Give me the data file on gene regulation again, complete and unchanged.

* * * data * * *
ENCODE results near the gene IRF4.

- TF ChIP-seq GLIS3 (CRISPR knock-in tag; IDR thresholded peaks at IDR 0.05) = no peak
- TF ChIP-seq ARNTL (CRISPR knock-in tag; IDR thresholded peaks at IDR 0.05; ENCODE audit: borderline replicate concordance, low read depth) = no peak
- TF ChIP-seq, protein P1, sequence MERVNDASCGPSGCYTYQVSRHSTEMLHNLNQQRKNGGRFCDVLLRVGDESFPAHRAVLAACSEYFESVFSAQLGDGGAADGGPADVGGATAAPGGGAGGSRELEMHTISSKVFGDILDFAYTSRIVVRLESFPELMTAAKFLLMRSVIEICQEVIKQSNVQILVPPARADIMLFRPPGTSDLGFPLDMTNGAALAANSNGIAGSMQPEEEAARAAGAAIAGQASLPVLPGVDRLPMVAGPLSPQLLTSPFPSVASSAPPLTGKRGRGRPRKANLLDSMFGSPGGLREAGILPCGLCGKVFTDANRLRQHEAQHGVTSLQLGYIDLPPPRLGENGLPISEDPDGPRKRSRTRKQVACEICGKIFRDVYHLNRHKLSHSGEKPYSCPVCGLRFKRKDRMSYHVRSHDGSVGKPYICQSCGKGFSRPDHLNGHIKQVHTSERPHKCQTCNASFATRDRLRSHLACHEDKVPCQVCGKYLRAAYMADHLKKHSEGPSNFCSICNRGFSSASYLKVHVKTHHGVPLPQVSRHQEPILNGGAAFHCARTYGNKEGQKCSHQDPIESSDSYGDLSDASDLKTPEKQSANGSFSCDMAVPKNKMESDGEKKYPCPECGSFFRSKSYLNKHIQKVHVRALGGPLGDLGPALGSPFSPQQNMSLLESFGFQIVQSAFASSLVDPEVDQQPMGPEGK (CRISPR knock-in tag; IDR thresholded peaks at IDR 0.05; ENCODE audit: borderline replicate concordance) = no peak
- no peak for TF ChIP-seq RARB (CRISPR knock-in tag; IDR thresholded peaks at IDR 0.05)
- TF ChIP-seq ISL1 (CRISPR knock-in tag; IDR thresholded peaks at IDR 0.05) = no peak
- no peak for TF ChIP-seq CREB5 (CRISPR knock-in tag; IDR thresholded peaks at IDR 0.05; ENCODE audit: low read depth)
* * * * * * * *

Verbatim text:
ENCODE results near the gene IRF4.

- TF ChIP-seq GLIS3 (CRISPR knock-in tag; IDR thresholded peaks at IDR 0.05) = no peak
- TF ChIP-seq ARNTL (CRISPR knock-in tag; IDR thresholded peaks at IDR 0.05; ENCODE audit: borderline replicate concordance, low read depth) = no peak
- TF ChIP-seq, protein P1, sequence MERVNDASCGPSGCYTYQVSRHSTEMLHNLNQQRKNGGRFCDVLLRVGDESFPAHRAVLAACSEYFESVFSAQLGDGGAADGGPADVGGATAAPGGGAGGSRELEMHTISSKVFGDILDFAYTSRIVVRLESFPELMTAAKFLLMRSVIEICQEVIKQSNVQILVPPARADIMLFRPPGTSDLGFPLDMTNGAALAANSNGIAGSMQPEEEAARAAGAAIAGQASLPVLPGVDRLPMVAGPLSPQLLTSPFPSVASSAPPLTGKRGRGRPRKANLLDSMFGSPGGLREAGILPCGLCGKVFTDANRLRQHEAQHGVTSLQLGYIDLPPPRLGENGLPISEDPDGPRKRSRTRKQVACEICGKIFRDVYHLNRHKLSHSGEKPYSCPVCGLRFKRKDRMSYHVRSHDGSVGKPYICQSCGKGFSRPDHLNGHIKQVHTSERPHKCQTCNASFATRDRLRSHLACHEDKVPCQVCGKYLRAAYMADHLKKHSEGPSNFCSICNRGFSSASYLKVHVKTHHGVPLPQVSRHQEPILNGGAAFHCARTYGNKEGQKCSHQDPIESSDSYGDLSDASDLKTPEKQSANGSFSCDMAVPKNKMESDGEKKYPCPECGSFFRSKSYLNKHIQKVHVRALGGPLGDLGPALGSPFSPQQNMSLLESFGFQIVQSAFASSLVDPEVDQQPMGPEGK (CRISPR knock-in tag; IDR thresholded peaks at IDR 0.05; ENCODE audit: borderline replicate concordance) = no peak
- no peak for TF ChIP-seq RARB (CRISPR knock-in tag; IDR thresholded peaks at IDR 0.05)
- TF ChIP-seq ISL1 (CRISPR knock-in tag; IDR thresholded peaks at IDR 0.05) = no peak
- no peak for TF ChIP-seq CREB5 (CRISPR knock-in tag; IDR thresholded peaks at IDR 0.05; ENCODE audit: low read depth)